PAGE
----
export KEY_COUNTRY="GB"
export KEY_PROVINCE="London"
export KEY_CITY="London"
export KEY_ORG="TinnedGeek"
export KEY_EMAIL="webmaster@tinnedgeek.com"

Exit and save the configuration file and then prepare to generate the RSA certificate:

chmod 755 *
source ./vars
./vars
./clean-all

Build CA (follow the on-screen prompts):

./build-ca

Build key server (follow the on-screen prompts) and answer ‘yes’ to commit:

./build-key-server server

Build Diffie Hellman key exchange file (may take a while to process to generate the random key)

./build-dh

Generate keys to allow clients to authenticate and connect. Generate as many client keys as you need for each client program or device:

./build-key client1

Move into the keys directory and copy the respective files to the OpenVPN directory:

cd /etc/openvpn/EasyRSA-2.2.2/keys
cp ca.crt dh2048.pem server.crt server.key /etc/openvpn/

Disable SELinux

Disable SELinux by editing the SELinux configuration file:

nano /etc/selinux/config

Replace the below:

SELINUX=enforcing

With:

SELINUX=disabled

Routing and IPTables

Create an iptables rule to allow routing of our VPN subnet:

iptables -t nat -A POSTROUTING -s 10.8.0.0/24 -o eth0 -j MASQUERADE
service iptables save

Then, enable IP Forwarding in sysctl:

nano -w /etc/sysctl.conf

# Controls IP packet forwarding
net.ipv4.ip_forward = 1

Finally, apply our new sysctl settings. Start the server and assure that it starts automatically on boot:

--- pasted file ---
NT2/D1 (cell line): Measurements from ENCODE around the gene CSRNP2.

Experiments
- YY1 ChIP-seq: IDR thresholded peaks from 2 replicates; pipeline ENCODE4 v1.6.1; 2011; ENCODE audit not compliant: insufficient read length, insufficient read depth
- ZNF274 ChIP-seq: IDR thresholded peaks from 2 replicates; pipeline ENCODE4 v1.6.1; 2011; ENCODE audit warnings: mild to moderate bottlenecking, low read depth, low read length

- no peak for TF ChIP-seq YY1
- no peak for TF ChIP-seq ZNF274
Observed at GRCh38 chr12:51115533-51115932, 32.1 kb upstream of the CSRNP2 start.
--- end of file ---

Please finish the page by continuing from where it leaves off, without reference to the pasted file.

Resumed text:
sysctl -p
service openvpn start
chkconfig openvpn on

Troubleshooting

If you get the following error:

service openvpn start
Redirecting to /bin/systemctl start  openvpn.service
Failed to issue method call: Unit openvpn.service failed to load: No such file or directory.

Then start the OpenVPN server manually:

openvpn /etc/openvpn/server.conf

And voila!

Check whether your partition table uses GPT or MBR

Easiest way to check whether your linux server uses GPT or MBR for partition tables is to run the GPT fdisk program (gdisk):

# gdisk -l /dev/sda
(Where /dev/sda is the device being queried)

This will output something similar to the following response where the partition table type is clearly listed:

GPT fdisk (gdisk) version 0.8.6

Partition table scan:
MBR: MBR only
BSD: not present
APM: not present
GPT: not present

***************************************************************
Found invalid GPT and valid MBR; converting MBR to GPT format.
***************************************************************

Automatically reduce/scale CPU frequency in Linux

I have recently been converting my old computer into a webserver and leaving it switched on in my lounge. After the constantly whirring cooling fan started to bother me, I looked at reducing the CPU frequency in order to reduce heat production (and power consumption).

A bit of research led me to try and install CPUSPEED. However I when I tried to install via yum, I kept the getting package not available error.

I have since found the CPUPOWER package:

yum install cpupower
# cpupower --help
Usage:	cpupower [-d|--debug] [-c|--cpu cpulist ]  []
Supported commands are:
	frequency-info
	frequency-set
	idle-info
	idle-set
	set
	info
	monitor
	help

Not all commands can make use of the -c cpulist option.

Use 'cpupower help ' for getting help for above commands.

This is clearly very powerful for controlling the CPU. Enjoy the help file to find the answer, or for automatic control:

--cpu all frequency-set --governor ondemand